Sanford Weisburst, a Quinn Emanuel Urquhart & Sullivan attorney who represented the plaintiffs, said, “Although we are disappointed by the outcome, we appreciate the court’s consideration of our arguments.”

The plaintiffs included Richard Gottfried, a 43-year veteran state assemblyman whose district includes Union Square Park.

In an amicus curiae brief in support of the plaintiffs’ position, Manhattan Borough President Gale Brewer said the contract with Chef Driven Market would “fundamentally transform one of New York City’s most iconic parks.”

Thursday’s ruling affirmed a determination by the Appellate Division, First Department supporting the city’s contract in Union Square Park Community Coalition v. New York City Department of Parks and Recreation, 107 AD3d 525 (2013).

Acting Supreme Court Justice Arthur Engoron had ruled in the plaintiffs’ favor, finding that the restaurant project would be an impermissible use of parkland for non-park purposes.

Grand Jury Testimony

In another ruling Thursday, the court upheld the conviction of Paul Thompson for murder despite his stringent objections that prosecutors refused to call a woman to testify before a grand jury who witnessed the crime and could have bolstered his defense.

In a 4-3 ruling in People v. Thompson, 10, the majority said the prosecutor was not “motivated by bias or a desire to deceive the grand jury” when he tried to discourage grand jurors from calling the alleged witness to Rasheem Williams’ 2003 slaying in Staten Island.

“At most, the prosecutors made isolated missteps that could not have affected the outcome of the grand jury proceedings,” the majority said in a decision written by Abdus-Salaam. “We do not endorse the prosecutors’ actions as the preferred way to present a case to the grand jury, but we decline to dispose of the well-founded prosecution here as a result of their handling of the matter.”

Graffeo, Read and Pigott joined in the majority ruling.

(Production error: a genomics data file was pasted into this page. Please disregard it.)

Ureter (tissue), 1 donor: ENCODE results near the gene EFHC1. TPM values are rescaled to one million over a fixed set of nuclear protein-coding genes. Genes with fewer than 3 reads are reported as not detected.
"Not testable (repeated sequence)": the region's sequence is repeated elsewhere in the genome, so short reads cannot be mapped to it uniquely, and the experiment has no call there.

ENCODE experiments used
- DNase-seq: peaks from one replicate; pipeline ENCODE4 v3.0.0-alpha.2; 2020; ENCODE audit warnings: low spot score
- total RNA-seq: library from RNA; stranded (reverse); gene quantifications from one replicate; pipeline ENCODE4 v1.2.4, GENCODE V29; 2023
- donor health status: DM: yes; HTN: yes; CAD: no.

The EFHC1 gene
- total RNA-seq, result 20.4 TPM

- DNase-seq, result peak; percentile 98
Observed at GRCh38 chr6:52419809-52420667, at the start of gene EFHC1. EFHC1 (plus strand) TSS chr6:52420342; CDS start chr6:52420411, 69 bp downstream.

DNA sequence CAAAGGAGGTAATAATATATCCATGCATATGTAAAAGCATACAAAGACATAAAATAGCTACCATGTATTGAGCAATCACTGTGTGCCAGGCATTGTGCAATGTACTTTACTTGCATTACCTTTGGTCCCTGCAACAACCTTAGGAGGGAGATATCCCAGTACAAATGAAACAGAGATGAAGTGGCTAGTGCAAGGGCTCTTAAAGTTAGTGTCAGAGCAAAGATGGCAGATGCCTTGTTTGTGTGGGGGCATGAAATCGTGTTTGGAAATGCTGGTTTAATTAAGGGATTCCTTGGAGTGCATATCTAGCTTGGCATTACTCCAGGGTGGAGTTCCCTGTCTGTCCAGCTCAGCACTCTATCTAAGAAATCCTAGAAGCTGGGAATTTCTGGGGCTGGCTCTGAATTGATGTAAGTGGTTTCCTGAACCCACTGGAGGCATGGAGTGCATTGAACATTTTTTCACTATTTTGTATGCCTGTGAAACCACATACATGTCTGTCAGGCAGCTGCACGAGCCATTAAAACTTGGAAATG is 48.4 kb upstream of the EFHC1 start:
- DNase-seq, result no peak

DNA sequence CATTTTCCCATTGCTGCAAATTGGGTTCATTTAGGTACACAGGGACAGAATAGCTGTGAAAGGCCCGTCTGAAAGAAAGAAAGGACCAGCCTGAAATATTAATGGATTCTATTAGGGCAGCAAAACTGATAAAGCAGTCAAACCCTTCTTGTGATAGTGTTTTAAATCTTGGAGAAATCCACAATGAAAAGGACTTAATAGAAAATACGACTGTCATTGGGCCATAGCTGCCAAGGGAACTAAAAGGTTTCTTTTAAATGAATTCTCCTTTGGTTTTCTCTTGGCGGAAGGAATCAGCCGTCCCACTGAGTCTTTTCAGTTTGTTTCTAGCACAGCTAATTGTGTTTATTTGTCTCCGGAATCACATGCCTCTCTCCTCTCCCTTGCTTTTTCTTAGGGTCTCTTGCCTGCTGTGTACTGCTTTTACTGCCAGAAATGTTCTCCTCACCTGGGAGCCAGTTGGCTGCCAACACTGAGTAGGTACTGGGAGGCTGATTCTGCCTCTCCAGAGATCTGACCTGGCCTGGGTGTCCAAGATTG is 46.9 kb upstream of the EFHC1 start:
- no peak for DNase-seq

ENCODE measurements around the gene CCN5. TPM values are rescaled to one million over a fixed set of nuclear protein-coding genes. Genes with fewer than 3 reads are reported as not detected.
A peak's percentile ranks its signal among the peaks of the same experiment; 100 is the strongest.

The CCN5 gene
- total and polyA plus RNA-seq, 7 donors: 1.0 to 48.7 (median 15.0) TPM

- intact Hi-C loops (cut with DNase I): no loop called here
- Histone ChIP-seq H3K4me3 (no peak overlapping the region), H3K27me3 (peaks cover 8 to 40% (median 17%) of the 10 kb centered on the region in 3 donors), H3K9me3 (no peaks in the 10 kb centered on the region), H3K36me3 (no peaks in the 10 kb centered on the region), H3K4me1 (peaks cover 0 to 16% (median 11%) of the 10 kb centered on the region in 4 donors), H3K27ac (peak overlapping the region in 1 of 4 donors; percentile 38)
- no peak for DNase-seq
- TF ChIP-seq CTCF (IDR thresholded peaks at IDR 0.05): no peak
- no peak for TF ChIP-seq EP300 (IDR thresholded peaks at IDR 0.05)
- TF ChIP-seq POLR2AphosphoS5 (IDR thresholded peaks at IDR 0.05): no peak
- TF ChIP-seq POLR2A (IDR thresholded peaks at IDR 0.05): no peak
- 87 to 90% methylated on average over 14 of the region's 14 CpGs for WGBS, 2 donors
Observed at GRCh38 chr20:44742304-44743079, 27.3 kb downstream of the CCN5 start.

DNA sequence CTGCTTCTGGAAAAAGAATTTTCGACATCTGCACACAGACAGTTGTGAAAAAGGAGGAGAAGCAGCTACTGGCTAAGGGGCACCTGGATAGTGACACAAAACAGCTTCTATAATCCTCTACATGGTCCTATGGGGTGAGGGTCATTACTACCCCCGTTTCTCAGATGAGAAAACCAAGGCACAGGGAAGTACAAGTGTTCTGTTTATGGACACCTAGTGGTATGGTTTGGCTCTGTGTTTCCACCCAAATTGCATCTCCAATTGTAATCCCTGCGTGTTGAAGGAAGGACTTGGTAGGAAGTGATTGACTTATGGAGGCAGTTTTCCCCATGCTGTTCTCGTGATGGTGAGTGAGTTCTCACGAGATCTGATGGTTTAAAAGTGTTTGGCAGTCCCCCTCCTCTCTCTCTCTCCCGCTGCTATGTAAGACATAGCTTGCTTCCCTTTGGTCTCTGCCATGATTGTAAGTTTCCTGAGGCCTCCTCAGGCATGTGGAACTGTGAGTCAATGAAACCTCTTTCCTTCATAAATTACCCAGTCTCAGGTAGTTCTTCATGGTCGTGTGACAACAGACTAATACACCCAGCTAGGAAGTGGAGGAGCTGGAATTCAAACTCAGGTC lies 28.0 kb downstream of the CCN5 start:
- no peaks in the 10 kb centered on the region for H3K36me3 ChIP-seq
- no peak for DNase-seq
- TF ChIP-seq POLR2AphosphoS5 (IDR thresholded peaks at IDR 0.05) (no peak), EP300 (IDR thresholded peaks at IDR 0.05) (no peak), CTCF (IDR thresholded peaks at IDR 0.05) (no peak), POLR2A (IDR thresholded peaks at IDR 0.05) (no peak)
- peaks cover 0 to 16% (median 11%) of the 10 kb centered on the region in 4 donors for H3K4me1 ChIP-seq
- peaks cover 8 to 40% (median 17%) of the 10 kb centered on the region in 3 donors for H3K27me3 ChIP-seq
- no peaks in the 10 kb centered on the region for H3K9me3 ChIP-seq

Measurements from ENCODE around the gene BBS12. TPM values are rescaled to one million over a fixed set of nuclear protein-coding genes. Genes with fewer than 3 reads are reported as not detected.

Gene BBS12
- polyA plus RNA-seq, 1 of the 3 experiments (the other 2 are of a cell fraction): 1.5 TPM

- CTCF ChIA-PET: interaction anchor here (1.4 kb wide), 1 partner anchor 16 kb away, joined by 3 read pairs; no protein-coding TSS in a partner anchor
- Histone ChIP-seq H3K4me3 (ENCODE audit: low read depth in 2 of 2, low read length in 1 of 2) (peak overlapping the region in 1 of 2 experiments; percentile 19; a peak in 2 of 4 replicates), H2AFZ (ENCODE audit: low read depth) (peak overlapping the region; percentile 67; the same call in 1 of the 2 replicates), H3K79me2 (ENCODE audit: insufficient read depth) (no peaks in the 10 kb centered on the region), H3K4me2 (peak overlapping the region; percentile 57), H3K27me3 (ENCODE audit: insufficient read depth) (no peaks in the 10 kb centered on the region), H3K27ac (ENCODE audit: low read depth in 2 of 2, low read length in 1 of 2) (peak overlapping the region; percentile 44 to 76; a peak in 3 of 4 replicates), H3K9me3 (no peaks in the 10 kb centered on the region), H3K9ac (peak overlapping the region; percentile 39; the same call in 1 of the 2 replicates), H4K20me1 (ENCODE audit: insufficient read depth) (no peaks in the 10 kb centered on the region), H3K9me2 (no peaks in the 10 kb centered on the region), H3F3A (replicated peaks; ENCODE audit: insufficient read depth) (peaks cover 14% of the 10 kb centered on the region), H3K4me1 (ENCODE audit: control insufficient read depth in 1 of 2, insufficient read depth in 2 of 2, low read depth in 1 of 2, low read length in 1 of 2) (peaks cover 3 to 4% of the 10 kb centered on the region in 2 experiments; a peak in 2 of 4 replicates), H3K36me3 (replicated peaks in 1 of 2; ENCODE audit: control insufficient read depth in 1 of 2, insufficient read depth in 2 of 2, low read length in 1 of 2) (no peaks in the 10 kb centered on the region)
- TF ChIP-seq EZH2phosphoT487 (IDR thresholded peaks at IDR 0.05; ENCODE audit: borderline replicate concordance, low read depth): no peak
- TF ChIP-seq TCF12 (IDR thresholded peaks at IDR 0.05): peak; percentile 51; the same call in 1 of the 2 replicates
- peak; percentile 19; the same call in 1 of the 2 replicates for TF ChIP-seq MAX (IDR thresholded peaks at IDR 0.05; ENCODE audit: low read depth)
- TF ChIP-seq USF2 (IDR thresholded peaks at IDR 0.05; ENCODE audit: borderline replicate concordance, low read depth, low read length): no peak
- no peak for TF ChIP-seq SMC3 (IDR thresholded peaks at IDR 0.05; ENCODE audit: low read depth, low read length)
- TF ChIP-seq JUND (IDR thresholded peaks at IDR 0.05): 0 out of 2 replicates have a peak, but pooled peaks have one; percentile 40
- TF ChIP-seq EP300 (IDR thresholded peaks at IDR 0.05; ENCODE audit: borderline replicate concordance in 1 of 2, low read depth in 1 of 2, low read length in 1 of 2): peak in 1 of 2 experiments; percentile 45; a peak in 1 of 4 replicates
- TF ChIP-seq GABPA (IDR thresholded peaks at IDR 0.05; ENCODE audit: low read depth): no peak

According to briefs in the case, a prosecutor presenting the matter to grand jurors declined Thompson’s request to call the woman and, later, strongly urged the grand jury not to do so when pressed by one juror.

“It’s up to you whether to have that witness, but I’m telling you that it is not relevant to this proceeding,” the prosecutor said. “You have to take our advice, as your legal advisors, that it is not relevant to the situation at hand.”

Asked by the juror why Thompson was so insistent that the woman be called, the prosecutor responded that it was not necessary for the grand jury to hear from “every witness known to mankind relevant to this proceeding” or “everybody in society that was on the face of the planet that day.”

The grand jury voted against calling the woman and indicted Thompson for second-degree murder and on a related weapons possession charge.

After his first trial ended in mistrial, Thompson was convicted at his second trial and sentenced to 25 years to life in prison.

Lippman said in his dissent that it is the grand jury—not the prosecution—that has the “broad and autonomous” power to decide what witnesses it hears from under CPL 190.50[3].

“Here, the presenting prosecutors lost sight of these limitations and, in so doing, impermissibly substituted their discretion for that legally committed to the grand jury,” Lippman wrote.

He added that the prosecution’s attitude toward calling the female witness “deprived the grand jury of potentially outcome-determinative information essential to the discharge of its core constitutional obligation.”

Lippman and his fellow dissenters, Smith and Rivera, said the indictment should have been dismissed, with leave for the prosecution to re-present.

Assistant Staten Island District Attorney Anne Grady argued for the prosecution.

Warren Landau of Appellate Advocates argued for Thompson.